Students move to demand WU Title IX changes

| Senior Editor

Washington University students will host a rally to express discontent with current Title IX reporting processes and University responses to sexual assault and harassment on campus. The rally will take place April 26 at 4 p.m.

An op-ed published in Student Life April 16 detailing a student’s experience reporting an instance of interpersonal physical violence to various campus offices generated the most recent efforts to organize around the Title IX process, in addition to previous op-eds and articles published in 2017.

Screen Shot 2018-04-19 at 4.48.31 AMGraphic by Josh Zucker and Brandon Wilburn

Why are students organizing?

Students are organizing due to dissatisfaction with Washington University’s response to sexual assault and harassment—specifically with Title IX processes—and plan to articulate specific requests from the University, according to those working to organize the rally.

“So the problem is this is supposed to be a resource you can go to if you don’t want to press charges, because pressing charges legally can be a really invasive process for survivors. A lot of people don’t want to do that, but they still want to see some sort of change. Title IX should be that place, but it hasn’t been,” freshman Anna Wilson said.

Other aspects of the rally will place an emphasis on continuing efforts to improve survivor support.

“I would just like to say that I’m really excited to see people gathering to support survivors and fix the systems that are allowing violence on this campus to continue,” junior and Women’s Panhellenic Association president Genevieve Leach said. “I’m hoping to see some concrete changes that will help survivors feel supported, and also see systems—formal and informal, social and administrative—held more accountable.”

For some students, this represents a continuation of months of personal dedication to reforming Title IX on this campus.

“This is important, this has needed to happen for a long time. I’ve heard criticism of people saying that ‘it’s not going to make real change, policy is not going to happen.’ Yeah, it will. This is a singular event of a long movement,” sophomore Bex Smith said.

How is the University responding to this demonstration?

According to Title IX Director Jessica Kennedy, the basis for the current Title IX process was initially formed in 2012 through a University-led task force, which decided to place an emphasis on maintaining thoroughness in investigations.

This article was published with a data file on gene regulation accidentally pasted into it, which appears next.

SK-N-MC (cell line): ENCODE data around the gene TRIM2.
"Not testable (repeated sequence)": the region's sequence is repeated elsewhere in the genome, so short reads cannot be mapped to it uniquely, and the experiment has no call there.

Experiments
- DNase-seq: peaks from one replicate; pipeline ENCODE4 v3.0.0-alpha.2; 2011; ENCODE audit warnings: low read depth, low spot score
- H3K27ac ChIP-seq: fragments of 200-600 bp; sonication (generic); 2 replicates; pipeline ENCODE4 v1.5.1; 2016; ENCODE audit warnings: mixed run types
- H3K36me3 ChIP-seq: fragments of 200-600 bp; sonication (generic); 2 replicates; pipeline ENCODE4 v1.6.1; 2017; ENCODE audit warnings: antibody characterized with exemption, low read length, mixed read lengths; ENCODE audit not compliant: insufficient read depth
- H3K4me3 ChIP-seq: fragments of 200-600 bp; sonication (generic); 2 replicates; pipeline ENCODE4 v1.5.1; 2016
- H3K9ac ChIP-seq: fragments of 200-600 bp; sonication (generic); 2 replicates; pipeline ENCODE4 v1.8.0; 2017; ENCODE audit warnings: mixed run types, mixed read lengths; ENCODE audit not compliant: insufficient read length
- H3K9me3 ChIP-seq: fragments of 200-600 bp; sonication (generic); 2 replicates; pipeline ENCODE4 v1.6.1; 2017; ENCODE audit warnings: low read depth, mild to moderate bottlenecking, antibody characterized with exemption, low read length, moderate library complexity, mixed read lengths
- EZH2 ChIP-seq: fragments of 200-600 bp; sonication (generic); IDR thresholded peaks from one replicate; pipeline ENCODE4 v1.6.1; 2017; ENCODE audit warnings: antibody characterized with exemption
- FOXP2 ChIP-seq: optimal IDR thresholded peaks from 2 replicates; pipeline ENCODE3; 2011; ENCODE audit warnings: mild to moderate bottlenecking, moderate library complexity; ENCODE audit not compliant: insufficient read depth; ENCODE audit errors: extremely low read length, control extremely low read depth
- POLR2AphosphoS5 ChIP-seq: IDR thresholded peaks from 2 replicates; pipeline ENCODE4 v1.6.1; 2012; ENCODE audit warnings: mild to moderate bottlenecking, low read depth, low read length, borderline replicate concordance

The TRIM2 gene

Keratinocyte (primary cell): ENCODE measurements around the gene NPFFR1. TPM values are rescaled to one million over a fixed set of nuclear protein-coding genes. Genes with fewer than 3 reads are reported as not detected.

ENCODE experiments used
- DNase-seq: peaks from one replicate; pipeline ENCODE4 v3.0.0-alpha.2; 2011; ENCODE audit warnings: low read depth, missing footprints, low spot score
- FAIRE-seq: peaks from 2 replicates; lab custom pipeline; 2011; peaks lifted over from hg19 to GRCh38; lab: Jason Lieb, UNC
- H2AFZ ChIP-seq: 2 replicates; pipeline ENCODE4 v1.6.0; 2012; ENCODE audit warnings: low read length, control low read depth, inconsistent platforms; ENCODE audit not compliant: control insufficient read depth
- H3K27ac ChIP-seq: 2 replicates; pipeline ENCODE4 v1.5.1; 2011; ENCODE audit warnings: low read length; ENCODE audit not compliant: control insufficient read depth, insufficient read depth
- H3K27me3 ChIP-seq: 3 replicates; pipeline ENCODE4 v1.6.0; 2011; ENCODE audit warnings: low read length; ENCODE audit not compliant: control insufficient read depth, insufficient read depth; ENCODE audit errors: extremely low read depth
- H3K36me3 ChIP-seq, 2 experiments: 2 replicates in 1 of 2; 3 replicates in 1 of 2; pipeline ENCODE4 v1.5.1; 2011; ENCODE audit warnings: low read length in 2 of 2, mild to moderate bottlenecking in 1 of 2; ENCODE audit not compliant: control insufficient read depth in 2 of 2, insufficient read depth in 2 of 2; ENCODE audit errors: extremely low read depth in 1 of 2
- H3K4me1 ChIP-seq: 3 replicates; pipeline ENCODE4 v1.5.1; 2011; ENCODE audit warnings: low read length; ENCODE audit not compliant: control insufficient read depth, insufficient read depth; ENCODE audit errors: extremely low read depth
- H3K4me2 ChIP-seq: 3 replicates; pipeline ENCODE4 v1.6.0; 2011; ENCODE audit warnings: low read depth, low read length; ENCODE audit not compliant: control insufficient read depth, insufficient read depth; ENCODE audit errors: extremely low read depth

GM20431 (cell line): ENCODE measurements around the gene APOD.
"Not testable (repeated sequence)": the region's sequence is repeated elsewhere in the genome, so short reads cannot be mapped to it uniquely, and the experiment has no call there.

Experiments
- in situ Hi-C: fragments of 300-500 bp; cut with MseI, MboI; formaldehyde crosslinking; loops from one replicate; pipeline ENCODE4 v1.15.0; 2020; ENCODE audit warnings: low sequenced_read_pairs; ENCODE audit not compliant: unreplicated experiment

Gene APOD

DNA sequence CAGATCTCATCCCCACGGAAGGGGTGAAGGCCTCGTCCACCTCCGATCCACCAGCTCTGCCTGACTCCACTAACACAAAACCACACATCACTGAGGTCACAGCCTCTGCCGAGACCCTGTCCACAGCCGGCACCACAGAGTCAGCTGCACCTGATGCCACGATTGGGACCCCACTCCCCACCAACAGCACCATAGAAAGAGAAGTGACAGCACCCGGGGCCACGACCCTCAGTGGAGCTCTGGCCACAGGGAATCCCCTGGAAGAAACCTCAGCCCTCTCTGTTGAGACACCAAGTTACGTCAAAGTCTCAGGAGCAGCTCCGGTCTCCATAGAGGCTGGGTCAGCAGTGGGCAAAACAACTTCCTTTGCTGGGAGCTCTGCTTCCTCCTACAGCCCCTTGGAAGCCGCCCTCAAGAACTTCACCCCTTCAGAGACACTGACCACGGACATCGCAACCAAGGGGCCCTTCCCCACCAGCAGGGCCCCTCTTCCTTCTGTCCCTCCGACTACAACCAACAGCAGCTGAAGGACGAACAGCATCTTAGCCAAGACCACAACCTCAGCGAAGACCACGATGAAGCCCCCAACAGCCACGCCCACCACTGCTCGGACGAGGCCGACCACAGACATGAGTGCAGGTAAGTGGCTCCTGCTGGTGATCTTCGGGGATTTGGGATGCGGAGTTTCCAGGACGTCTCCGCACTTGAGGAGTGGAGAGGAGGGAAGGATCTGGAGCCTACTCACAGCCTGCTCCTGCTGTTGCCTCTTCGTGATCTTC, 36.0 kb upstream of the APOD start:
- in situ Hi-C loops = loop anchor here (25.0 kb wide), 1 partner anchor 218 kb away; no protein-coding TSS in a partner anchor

“I think in a lot of ways our process is ideal, except for the length of time that it takes,” Kennedy said. “And allowing for a robust review process, I think that is a great process. But what we know is that it takes entirely too long, and we’re working to address that.”

Recognizing the complexity of the process, Vice Chancellor of Student Affairs Lori White wants more transparency of the reporting process.

“We need to do a better job of explaining to our community what this process entails,” White said. “The challenge is of course most of us wouldn’t pay attention to any of this until we actually had to be involved in the process in some way. And then it becomes overwhelming, intimidating and scary.”

Relationship and Sexual Violence Prevention Center Director Kim Webb described an additional focus on evaluating and expanding programming surrounding sexual violence and harassment prevention for all students. Additionally, she hopes to educate students on the scope of assault and harassment on campus.

“I want to be there to support students as they think about what this means to them and how they want to participate and how they want to show up—or if they don’t want to participate and they don’t want to show up—and how can I be that support system, and how can I be behind the scenes,” Webb said.

The University has previously published its current efforts and future plans to address sexual violence on campus on its Title IX website. Some of the areas they identify for improvement include to “better clarify the Title IX process so it is more easily understood, enhance support for complainants and respondents in Title IX cases, expand training for upperclass students, faculty and staff,” and to “ensure all students are provided with appropriate, supportive and timely accomodations when requested.”

Webb emphasizes that the University will be receptive to students’ suggestions from the rally.

“So next week, when the rally happens and students, I’m sure, will have a list of suggestions, we certainly are open to hearing them,” Webb said. “This has to be a process that works well for students. It’s not about us, it has to work for students.”

White also hopes to work with students to address their concerns.

“If students have ideas we would love to be able to partner with them, hear them and figure out ways in which we can develop programs and support networks that really work for students,” White said.

Additional reporting by Aidan Strassmann.

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